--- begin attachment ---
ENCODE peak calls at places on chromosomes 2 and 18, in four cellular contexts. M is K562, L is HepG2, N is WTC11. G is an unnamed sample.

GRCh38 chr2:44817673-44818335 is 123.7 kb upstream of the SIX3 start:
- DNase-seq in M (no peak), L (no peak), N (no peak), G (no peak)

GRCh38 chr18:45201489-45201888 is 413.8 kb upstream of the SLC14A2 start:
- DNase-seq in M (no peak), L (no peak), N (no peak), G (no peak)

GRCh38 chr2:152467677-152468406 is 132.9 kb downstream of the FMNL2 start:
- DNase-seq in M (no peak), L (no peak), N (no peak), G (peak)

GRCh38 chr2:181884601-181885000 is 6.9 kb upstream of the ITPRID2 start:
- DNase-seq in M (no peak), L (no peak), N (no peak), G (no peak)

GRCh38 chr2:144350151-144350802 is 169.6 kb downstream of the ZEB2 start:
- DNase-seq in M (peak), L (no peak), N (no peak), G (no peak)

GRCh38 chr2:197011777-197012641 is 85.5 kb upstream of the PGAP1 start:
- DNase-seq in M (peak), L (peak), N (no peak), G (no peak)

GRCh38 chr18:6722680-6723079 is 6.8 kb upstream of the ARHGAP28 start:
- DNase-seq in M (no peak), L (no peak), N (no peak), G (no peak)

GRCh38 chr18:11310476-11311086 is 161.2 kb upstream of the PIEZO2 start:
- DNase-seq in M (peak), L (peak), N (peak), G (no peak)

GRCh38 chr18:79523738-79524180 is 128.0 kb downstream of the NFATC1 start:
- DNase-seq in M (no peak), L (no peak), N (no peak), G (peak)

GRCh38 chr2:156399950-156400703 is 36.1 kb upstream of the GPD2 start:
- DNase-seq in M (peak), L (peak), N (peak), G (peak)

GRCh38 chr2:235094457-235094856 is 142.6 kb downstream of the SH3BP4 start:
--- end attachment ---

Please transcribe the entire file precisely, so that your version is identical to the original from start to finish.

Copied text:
ENCODE peak calls at places on chromosomes 2 and 18, in four cellular contexts. M is K562, L is HepG2, N is WTC11. G is an unnamed sample.

GRCh38 chr2:44817673-44818335 is 123.7 kb upstream of the SIX3 start:
- DNase-seq in M (no peak), L (no peak), N (no peak), G (no peak)

GRCh38 chr18:45201489-45201888 is 413.8 kb upstream of the SLC14A2 start:
- DNase-seq in M (no peak), L (no peak), N (no peak), G (no peak)

GRCh38 chr2:152467677-152468406 is 132.9 kb downstream of the FMNL2 start:
- DNase-seq in M (no peak), L (no peak), N (no peak), G (peak)

GRCh38 chr2:181884601-181885000 is 6.9 kb upstream of the ITPRID2 start:
- DNase-seq in M (no peak), L (no peak), N (no peak), G (no peak)

GRCh38 chr2:144350151-144350802 is 169.6 kb downstream of the ZEB2 start:
- DNase-seq in M (peak), L (no peak), N (no peak), G (no peak)

GRCh38 chr2:197011777-197012641 is 85.5 kb upstream of the PGAP1 start:
- DNase-seq in M (peak), L (peak), N (no peak), G (no peak)

GRCh38 chr18:6722680-6723079 is 6.8 kb upstream of the ARHGAP28 start:
- DNase-seq in M (no peak), L (no peak), N (no peak), G (no peak)

GRCh38 chr18:11310476-11311086 is 161.2 kb upstream of the PIEZO2 start:
- DNase-seq in M (peak), L (peak), N (peak), G (no peak)

GRCh38 chr18:79523738-79524180 is 128.0 kb downstream of the NFATC1 start:
- DNase-seq in M (no peak), L (no peak), N (no peak), G (peak)

GRCh38 chr2:156399950-156400703 is 36.1 kb upstream of the GPD2 start:
- DNase-seq in M (peak), L (peak), N (peak), G (peak)

GRCh38 chr2:235094457-235094856 is 142.6 kb downstream of the SH3BP4 start: